Volunteering in Cambodia – Three Takeaways
By: Mark Stanley, VP, Web Marketing & Marketing Operations EMEA, Salesforce
As a long tenured Salesforce employee (I’ve just celebrated my 14 year anniversary), the Foundation and our company’s 1-1-1 model has always played an important role in keeping me motivated and focused on giving back. It was one of the reasons I was attracted to join Salesforce, and it remains one of my big motivations to stay.
I’ve done my bit throughout the years, volunteering locally in my home town of Dublin, Ireland with organisations such as Citywise Education, the YMCA, Habitat for Humanity, Camara among others. However, until recently, for a variety of reasons I had never volunteered overseas.
In June I received an invitation to spend a week volunteering in Cambodia with Salesforce.org and Room to Read, a non-profit organization that aims to improve literacy and gender equality in education in the developing world. I had been selected as one of about twenty volunteers from across the company to help Room to Read in their mission to educate the world’s children.
Needless to say, I jumped at the chance!
My Cambodia Experience
During our short time in Cambodia we experienced a great deal and contributed to local communities in a small but impactful way by participating in three core activities:
We spent a morning volunteering with Room to Read in their Phnom Penh office where we heard about the 1,700 libraries they’ve built in their 13 years operating in the country. The impact this organization is having is astounding, so it was with great humility that our Salesforce team spent some time hosting workshops with their staff on PR & Social Media, Change Management and Negotiation & Interpersonal Communication.
After a long and bumpy road trip to Kampong Thom province, we had the privilege to visit two local communities where we participated in some house building projects, funded by Salesforce.org. We heard from village leaders and families about their humble and traditional way of life, we shared locally produced sticky rice with families and we played with the children. We were told firsthand how our work and the associated funding were helping elevate the status of some of the poorest families in these communities.
We also visited two schools in the area and worked directly with staff and children. We learnt how the programs run by Room to Read help with literacy – particularly for girls in the community who often don’t have an opportunity for education. We played games to help encourage reading and to create some fun around it, and we helped to paint murals of world landmarks on their library wall to encourage learning and broaden the children’s thinking outside their province and country.
To round out the week we spent two days visiting the Temples of Siem Reap – Angkor Wat, Ta Prohm, and Bayon Temple – all amazing places filled with history and beauty.
Overall it was an incredibly rewarding trip with an amazing team of Salesforce employees and Room to Read staff. I made new friends and experienced a part of the world that has a potentially very bright future.
Having experienced an incredible week in a wonderful country, I have reflected on my time and can summarize my takeaways as follows:
1). There is no better feeling than giving back.
This trip was much like a holiday in many ways – we took flights, stayed in hotels, had nice meals with great people. The key difference was that we were able to contribute to the communities we were visiting, and this feel good factor from the small things we did really made it a very special experience. This reinforces in me why volunteering, at home or abroad is such a great thing to do and why the 1-1-1 model is something every company should incorporate on day one.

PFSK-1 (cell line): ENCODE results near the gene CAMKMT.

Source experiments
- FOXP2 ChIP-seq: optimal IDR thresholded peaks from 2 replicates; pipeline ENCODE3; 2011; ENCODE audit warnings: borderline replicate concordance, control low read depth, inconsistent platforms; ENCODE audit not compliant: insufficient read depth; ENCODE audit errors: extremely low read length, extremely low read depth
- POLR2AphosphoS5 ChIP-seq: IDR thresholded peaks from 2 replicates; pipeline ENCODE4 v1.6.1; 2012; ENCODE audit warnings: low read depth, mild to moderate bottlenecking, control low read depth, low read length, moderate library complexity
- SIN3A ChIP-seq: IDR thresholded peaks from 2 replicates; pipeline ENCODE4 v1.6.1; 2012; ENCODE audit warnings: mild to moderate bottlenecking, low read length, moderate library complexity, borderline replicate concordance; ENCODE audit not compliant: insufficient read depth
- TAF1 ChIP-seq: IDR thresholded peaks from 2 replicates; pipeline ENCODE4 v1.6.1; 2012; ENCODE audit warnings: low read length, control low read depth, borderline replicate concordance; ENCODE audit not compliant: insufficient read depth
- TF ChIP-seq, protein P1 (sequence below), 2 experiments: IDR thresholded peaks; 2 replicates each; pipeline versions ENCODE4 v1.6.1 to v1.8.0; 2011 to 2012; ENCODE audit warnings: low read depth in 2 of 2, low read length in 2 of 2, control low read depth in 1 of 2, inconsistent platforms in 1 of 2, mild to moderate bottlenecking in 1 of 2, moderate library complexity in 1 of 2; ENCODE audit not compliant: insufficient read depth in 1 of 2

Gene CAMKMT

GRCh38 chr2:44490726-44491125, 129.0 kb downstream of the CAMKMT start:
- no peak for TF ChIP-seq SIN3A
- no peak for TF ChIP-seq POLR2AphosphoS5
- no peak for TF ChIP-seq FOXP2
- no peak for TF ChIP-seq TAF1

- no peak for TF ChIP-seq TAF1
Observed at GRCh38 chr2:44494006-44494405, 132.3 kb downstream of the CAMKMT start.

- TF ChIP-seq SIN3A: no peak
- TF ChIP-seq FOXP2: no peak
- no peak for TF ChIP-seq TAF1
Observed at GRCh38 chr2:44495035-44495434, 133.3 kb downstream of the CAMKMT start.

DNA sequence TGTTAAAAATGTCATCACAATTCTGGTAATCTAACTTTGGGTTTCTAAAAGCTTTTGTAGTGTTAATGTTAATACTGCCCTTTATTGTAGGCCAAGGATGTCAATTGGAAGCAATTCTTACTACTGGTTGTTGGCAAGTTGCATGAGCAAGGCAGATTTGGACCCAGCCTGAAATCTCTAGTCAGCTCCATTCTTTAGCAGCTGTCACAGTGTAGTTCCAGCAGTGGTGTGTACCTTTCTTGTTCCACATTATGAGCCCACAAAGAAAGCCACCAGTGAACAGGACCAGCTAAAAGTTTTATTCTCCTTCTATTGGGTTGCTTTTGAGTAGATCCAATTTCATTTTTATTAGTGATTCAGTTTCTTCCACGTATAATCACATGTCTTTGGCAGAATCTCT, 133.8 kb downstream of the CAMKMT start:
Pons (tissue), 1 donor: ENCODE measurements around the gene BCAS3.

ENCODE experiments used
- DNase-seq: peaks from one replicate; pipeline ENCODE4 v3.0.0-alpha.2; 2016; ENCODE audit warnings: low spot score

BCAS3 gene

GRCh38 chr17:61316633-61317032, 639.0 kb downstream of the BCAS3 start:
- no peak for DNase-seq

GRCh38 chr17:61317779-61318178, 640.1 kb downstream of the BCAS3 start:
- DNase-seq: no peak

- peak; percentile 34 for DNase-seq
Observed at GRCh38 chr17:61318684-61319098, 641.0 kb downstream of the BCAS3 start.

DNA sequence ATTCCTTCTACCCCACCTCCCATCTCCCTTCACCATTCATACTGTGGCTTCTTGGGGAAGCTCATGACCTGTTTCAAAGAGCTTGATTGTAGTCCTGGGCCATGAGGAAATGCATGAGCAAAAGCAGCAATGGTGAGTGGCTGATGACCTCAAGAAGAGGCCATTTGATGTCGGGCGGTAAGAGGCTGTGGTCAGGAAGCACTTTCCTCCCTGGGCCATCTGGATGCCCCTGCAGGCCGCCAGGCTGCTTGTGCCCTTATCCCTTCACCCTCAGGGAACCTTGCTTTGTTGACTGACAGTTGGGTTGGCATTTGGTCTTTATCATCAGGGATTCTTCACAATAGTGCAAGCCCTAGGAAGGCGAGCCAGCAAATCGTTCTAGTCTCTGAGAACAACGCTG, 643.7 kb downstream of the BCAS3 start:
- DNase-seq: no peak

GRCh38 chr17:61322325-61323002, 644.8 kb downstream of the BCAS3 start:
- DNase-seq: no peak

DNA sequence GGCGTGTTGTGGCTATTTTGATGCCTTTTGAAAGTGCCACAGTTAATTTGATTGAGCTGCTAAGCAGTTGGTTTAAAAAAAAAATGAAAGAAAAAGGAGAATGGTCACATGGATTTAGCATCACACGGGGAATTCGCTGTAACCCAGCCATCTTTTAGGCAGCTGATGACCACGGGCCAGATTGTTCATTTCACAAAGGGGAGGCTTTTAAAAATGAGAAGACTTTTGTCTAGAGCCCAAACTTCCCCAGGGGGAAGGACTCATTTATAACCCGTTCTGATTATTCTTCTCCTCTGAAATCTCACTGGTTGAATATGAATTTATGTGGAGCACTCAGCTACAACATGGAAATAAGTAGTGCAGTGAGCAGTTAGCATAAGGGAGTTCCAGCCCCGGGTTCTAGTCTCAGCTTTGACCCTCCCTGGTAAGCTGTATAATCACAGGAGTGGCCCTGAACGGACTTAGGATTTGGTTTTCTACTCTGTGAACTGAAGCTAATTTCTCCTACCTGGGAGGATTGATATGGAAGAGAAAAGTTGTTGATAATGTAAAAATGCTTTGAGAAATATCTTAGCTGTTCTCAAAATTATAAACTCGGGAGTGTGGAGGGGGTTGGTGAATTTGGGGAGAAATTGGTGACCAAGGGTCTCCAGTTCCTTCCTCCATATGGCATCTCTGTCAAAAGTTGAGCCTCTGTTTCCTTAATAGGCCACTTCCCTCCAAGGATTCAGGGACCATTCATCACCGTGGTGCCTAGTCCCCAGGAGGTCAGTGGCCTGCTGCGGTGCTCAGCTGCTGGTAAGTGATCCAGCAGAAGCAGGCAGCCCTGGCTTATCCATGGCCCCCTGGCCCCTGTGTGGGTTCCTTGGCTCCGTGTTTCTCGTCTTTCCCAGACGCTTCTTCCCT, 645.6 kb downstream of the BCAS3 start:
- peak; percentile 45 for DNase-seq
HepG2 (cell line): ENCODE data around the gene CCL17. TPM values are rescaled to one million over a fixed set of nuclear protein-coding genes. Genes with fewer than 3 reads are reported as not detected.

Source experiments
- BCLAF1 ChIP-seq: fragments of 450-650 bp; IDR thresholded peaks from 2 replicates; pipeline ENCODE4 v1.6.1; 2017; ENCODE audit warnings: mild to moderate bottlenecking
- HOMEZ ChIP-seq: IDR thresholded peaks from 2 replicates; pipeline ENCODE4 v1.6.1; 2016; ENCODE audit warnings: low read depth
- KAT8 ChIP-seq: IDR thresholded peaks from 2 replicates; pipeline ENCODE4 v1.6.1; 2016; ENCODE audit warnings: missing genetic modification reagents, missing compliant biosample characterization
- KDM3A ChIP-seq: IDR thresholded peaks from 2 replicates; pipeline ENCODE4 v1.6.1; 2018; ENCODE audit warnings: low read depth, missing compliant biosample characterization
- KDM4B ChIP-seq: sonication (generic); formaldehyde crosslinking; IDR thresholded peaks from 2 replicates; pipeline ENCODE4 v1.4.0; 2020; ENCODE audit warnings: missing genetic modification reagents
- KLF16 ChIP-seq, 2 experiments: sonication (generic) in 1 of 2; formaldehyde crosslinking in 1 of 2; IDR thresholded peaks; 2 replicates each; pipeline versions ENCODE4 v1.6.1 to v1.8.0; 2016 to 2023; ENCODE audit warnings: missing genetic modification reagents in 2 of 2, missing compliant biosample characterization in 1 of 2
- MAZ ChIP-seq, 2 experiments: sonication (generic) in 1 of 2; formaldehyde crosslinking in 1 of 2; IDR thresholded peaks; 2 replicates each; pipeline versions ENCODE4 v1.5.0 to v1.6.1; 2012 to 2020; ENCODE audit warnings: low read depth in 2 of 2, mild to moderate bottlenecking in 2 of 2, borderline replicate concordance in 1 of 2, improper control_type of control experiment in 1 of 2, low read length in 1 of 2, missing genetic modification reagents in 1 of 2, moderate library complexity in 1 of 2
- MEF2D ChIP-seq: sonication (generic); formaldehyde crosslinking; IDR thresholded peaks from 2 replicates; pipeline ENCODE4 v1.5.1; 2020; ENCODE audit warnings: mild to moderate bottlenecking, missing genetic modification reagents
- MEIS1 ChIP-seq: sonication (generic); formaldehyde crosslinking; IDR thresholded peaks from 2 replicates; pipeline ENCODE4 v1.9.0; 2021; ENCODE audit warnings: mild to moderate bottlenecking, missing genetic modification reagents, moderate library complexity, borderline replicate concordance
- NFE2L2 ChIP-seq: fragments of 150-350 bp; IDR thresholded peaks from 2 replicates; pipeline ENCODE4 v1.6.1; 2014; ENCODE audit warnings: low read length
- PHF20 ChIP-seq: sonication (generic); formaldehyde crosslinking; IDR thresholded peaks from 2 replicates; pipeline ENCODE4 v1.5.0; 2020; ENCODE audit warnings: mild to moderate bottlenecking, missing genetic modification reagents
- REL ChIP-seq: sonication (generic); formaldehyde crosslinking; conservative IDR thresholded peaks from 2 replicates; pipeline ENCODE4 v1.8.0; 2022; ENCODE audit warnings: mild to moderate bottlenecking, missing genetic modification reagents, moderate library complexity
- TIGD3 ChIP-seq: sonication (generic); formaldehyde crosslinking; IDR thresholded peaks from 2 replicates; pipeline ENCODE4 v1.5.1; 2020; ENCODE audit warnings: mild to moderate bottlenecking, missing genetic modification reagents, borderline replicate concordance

2). We have so much to be grateful for
In the developed countries, we all instinctively know that we are privileged, but when you see first-hand people living in shacks with car batteries as the only source of power for their one light bulb or the lack of sanitation, and the children not having access to anything but the very basics; it’s a reminder of just how wealthy and privileged we are. Our world is an inequitable place and we should remember that every day and be grateful for what we have. See point 1.
3). Cambodia is a wonderful country.
When I hear people speak of visiting South East Asia, I more often than not hear about Thailand, Vietnam and others. Cambodia rarely makes the list. Having been there I can tell you that it is a wonderful country with beautiful landscapes, incredibly welcoming and warm people, and also one with a tragic but wonderfully rich history. The temples of Siem Reap are astounding in their beauty and scale and should be on everyone’s bucket list to visit. This is an economy that relies on western dollars flowing in and I’d like to encourage anyone considering Asia as a place to visit, to include Cambodia in your plans. By spending time here, you’re helping its people. See point 1.
In conclusion, I’d like to say thank you to Salesforce.org for all it does to support so many important initiatives around the world and for giving me the opportunity to give back in a small way in Cambodia. Thank you also to Marc Benioff for having the vision to create an amazingly powerful force for good in the Foundation, on the day he founded Salesforce in 1999.
Mark Stanley runs Digital Marketing for Salesforce in Europe and joined the company in the year 2000 as European employee #14. He lives in Dublin, Ireland and is married with a wife and four children. He has an interest in gaelic sports, snowboarding and likes to spend his time volunteering with Salesforce.org.
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